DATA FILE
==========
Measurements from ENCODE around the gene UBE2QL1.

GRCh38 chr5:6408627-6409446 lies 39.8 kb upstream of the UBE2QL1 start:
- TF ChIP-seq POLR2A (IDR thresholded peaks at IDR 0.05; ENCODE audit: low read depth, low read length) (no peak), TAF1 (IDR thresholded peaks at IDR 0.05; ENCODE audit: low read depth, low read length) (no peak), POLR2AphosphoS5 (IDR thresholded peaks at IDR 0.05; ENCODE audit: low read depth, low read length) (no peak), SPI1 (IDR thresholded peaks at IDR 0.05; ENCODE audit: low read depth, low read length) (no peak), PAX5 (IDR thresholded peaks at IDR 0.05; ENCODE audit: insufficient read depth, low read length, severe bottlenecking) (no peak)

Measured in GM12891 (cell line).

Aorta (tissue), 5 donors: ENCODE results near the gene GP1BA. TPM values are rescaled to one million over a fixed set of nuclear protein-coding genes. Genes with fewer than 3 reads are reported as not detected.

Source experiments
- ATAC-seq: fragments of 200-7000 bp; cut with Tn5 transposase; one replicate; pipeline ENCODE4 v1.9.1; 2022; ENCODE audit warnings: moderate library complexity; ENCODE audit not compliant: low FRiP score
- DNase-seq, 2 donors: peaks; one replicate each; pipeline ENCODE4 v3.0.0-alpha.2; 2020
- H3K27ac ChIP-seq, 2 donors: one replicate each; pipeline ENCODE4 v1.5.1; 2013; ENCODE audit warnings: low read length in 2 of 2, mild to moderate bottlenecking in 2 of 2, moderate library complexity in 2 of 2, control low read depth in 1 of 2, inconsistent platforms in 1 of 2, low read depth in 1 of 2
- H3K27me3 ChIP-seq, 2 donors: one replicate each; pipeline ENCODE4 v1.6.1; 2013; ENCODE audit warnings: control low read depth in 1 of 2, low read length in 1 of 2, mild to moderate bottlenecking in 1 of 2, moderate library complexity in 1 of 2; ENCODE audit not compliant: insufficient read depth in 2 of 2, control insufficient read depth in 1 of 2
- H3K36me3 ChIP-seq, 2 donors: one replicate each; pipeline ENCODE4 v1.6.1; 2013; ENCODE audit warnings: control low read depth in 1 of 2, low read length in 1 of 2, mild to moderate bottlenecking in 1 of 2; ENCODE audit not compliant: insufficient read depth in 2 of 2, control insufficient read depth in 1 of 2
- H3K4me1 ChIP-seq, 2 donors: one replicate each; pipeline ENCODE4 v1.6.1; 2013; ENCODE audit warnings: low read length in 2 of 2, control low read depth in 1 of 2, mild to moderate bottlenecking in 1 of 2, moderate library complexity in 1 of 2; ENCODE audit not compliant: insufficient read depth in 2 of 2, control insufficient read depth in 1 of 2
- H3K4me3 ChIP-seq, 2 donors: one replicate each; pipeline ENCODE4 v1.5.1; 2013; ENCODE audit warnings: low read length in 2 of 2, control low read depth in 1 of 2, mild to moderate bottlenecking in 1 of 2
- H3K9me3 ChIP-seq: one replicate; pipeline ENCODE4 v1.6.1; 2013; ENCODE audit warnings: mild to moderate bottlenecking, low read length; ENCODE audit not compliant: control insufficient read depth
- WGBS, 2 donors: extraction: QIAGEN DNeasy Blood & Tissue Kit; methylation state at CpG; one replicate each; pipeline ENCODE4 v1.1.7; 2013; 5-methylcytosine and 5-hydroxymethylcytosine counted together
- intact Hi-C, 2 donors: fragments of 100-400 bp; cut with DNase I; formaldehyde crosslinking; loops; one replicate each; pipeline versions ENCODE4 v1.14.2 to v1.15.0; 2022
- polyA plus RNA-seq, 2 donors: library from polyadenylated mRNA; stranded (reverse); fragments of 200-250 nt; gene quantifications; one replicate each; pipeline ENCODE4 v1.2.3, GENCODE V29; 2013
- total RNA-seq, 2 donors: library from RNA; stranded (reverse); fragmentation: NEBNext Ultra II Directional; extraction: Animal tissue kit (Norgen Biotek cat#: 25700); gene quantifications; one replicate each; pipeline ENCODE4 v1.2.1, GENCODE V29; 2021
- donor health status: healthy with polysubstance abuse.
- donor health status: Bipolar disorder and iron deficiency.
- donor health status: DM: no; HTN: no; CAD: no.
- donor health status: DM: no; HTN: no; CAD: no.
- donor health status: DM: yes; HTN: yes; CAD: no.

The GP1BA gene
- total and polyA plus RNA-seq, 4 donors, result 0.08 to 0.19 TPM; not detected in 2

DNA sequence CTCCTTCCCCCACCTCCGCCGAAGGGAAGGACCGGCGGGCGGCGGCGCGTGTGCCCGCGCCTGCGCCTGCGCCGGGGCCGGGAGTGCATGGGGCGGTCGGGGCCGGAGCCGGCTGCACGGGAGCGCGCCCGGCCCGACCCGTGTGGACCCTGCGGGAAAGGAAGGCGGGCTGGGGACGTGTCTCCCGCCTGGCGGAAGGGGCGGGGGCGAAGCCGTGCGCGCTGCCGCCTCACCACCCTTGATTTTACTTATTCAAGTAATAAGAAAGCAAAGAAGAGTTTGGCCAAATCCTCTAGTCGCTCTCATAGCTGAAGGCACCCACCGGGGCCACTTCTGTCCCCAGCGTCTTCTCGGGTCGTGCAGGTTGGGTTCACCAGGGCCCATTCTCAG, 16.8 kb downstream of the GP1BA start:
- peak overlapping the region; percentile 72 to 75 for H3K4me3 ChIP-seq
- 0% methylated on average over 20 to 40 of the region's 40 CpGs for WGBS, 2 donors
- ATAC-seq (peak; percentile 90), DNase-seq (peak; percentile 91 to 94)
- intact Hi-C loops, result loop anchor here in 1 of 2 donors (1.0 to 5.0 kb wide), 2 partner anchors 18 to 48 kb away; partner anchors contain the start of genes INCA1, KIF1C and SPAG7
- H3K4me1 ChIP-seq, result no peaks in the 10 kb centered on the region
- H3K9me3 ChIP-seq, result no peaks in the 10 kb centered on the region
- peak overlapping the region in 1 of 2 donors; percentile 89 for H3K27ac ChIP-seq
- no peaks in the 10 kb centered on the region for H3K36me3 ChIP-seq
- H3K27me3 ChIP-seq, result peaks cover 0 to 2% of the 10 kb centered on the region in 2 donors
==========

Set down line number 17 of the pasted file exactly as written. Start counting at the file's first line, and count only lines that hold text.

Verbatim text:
- polyA plus RNA-seq, 2 donors: library from polyadenylated mRNA; stranded (reverse); fragments of 200-250 nt; gene quantifications; one replicate each; pipeline ENCODE4 v1.2.3, GENCODE V29; 2013